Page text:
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Art or advertising? Delta’s “experiential marketing” has it both ways

Bret Hartman
A social media hall of mirrors.
Published Last updated This article is more than 2 years old.

It has been over a month, and my heart is still throbbing.

Among the many memorable episodes at this year’s TED conference was the experience of sitting alone in a mirrored chamber, where my heartbeat was recorded on a small white orb.

In an installation, Stillness in Motion, commissioned by Delta Air Lines, I was asked to sit on a chair as a heart rate monitor recorded my pulse on palm sensors. The room, designed to look vaguely like Superman’s fortress of solitude, pulsed with sounds and lights that synched with my heartbeat.

A reverie in the midst of the bustling conference hall, the feeling was reminiscent of being alone inside Yayoi Kusama’s Fireflies on the Water, or being a participant in one Marina Abramovich’s art performances. The silicone orb souvenir I was given is still pulsing with light, based on my lowest recorded heart rate in that moment of quiet. After emerging from the chamber, one had the option to wander to Delta’s “productivity lounge” to see a showcase about their Wi-fi enabled planes, in-seat power, or demos of their Fly Delta app.

I didn’t. I was still in a blissful daze.

Ryan Lash/TED
Stillness in Motion, TED 2015

The installation was created by MKG, a studio that specializes in experiential marketing—an approach that fuses art, software development, sound engineering, and scenic design.

An alternative to hard-hitting selling tactics, experiential marketing is fuzzy and abstract—prioritizing delight, touch, wonder, play, and encounter.

“We like to make installations that involve a change in perspective, a moment of reflection or heightened awareness,” explain the artists Kyle McDonald and Lauren McCarthy, who collaborated with MKG on the project. An alternative to hard-hitting selling tactics, experiential marketing is fuzzy and abstract—prioritizing delight, touch, wonder, play, and encounter.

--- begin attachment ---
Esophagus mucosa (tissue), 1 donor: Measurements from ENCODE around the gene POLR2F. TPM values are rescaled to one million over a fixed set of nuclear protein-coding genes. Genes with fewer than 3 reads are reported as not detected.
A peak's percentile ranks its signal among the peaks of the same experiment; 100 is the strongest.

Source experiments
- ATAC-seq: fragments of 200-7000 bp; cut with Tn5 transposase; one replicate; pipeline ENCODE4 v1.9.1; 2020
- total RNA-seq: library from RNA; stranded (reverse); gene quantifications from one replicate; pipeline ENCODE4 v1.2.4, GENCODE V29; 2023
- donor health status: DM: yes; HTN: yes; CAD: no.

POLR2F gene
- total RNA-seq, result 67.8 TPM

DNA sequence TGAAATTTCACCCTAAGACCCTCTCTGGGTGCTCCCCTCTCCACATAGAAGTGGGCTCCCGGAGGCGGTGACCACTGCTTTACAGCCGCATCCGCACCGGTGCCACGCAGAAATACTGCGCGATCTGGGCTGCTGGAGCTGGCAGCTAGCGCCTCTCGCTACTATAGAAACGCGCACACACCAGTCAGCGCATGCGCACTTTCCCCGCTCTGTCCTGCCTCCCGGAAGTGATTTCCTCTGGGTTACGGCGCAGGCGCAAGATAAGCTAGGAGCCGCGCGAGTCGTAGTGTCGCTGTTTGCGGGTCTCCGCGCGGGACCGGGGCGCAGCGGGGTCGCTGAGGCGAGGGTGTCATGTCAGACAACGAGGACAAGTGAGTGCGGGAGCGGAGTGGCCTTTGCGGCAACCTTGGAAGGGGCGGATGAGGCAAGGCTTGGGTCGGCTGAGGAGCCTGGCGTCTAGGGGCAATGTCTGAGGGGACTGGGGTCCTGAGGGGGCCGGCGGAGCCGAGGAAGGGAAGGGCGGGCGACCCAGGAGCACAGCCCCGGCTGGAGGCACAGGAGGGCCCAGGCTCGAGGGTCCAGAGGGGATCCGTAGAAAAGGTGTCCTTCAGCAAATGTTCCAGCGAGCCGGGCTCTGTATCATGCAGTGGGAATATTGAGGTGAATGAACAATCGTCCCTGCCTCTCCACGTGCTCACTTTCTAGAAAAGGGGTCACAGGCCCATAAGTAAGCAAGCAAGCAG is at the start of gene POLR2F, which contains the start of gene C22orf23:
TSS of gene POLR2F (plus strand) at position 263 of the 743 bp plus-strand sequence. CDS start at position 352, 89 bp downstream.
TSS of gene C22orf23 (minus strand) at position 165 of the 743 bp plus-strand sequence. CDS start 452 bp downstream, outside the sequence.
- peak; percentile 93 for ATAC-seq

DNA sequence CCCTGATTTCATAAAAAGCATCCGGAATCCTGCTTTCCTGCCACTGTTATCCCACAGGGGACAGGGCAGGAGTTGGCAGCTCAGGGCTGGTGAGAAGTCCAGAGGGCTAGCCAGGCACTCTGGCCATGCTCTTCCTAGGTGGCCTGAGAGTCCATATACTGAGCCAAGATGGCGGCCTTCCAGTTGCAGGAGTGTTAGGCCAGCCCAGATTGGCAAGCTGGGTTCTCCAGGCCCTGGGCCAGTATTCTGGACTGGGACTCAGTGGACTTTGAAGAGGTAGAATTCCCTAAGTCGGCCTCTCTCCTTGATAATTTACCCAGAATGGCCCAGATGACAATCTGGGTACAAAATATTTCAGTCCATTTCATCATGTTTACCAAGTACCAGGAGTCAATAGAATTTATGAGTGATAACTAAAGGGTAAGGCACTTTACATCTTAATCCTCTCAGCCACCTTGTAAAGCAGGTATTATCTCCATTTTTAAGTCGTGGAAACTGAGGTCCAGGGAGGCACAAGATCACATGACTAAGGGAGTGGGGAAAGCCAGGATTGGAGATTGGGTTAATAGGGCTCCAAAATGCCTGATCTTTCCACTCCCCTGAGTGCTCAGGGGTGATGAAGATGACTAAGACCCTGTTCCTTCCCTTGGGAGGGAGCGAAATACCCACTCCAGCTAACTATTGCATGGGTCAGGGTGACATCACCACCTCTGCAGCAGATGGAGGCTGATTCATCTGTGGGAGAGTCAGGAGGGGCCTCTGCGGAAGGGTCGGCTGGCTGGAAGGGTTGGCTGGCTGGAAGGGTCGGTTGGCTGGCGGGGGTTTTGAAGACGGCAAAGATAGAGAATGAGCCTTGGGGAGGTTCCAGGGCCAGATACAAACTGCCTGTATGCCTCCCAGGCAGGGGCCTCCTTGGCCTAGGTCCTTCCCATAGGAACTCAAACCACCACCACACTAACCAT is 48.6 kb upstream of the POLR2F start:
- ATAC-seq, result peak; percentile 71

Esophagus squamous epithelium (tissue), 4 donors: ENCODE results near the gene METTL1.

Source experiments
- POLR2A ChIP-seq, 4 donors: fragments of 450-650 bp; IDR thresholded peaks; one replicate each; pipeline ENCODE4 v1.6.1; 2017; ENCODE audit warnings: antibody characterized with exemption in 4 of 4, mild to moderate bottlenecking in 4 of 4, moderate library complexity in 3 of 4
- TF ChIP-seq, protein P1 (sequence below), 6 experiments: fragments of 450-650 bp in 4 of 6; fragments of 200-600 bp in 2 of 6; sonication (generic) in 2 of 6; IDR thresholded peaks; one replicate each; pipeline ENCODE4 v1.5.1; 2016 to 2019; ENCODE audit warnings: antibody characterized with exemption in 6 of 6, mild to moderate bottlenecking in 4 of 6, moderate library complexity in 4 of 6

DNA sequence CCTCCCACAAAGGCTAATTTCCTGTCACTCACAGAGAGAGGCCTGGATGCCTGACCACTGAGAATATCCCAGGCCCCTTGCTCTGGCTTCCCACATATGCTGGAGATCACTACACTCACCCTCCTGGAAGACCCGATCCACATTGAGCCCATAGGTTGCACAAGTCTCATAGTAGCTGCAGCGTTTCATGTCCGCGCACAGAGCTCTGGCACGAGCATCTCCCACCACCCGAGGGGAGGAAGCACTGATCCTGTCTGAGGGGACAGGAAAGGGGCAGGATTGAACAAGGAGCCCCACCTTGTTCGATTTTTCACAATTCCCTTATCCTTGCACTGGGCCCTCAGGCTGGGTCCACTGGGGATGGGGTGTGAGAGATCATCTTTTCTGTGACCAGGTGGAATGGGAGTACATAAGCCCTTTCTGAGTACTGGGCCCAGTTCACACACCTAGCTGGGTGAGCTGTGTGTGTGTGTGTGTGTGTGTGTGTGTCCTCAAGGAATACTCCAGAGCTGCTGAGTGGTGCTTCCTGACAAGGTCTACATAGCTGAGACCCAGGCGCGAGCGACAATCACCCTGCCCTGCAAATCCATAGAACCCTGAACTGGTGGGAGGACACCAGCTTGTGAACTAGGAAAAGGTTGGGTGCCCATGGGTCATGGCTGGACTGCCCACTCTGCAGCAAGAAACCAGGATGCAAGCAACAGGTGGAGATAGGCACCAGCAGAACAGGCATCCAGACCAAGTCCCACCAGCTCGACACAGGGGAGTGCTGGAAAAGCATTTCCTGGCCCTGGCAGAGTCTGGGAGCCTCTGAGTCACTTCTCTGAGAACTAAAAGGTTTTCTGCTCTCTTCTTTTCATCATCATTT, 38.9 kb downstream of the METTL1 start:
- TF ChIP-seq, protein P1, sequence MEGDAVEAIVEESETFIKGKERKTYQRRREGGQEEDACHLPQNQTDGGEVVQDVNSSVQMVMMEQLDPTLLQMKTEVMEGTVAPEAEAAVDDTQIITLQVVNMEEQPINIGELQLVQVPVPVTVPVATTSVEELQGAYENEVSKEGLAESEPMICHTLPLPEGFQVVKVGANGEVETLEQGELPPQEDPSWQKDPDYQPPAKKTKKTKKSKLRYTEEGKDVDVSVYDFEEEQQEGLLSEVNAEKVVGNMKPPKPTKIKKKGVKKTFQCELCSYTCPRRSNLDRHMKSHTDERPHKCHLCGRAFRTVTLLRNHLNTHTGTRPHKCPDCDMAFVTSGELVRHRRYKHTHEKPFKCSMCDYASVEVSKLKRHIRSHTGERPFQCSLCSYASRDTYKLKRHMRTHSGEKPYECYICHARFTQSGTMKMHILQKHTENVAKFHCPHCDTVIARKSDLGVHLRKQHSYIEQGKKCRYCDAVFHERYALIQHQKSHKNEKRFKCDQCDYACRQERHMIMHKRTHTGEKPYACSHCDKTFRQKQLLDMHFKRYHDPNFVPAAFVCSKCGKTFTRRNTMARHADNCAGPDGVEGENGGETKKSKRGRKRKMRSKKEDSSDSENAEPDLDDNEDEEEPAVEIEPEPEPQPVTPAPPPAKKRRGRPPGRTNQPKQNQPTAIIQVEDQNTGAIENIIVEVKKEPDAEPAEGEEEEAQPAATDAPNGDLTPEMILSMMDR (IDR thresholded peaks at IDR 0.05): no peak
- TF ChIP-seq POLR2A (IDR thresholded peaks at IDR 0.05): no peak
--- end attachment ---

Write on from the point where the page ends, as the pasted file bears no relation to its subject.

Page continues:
As a brand strategy, Delta has for some time been creating high-concept quasi art installations at events full of luminaries and influencers—including TED and the Academy Awards. “We invest in them to showcase our services while also creating an innovative experience that attendees will be talking about,” says Judd Hooks, who manages social media and brand partnerships for the airline.

The strategy seems to be working: Delta reports that 95% of the approximately 800 visitors who experienced the installation at the TED conference this year tweeted about it.

At 2014’s TED conference, the company created Social Soul, where attendees were able to physically walk into a visualization of their Twitter feed with a 360-degree surround of monitors, mirrors and sounds.

Step inside your Twitter feed. TED, 2014.

The concept for Photon Shower, at 2013’s TED, was based on neurological research by a professor from Oxford University: Conference attendees were “bathed” in blue light to promote better sleep and prevent jet lag.

Photon Shower, TED 2013.
Photon Shower, TED 2013

In this year’s installation, the concept was tied to Delta’s rather quixotic “Stillness in Motion” marketing campaign. Inspired by the essayist Pico Iyer’s 2014 TED talk, “The Art of Stillness,” the campaign asks, “What if you could enhance your productivity by doing less?”

Of course, it’s tempting to dismiss Delta’s paradoxical theme—riddled as it is with oxymoron—as yet another case of marketing hogwash. But then there’s that surreal moment of solitude inside the chamber, where the immersive experience somehow mutes skepticism. Like great art, it allows reason to give way to sensation, if only for the moment.

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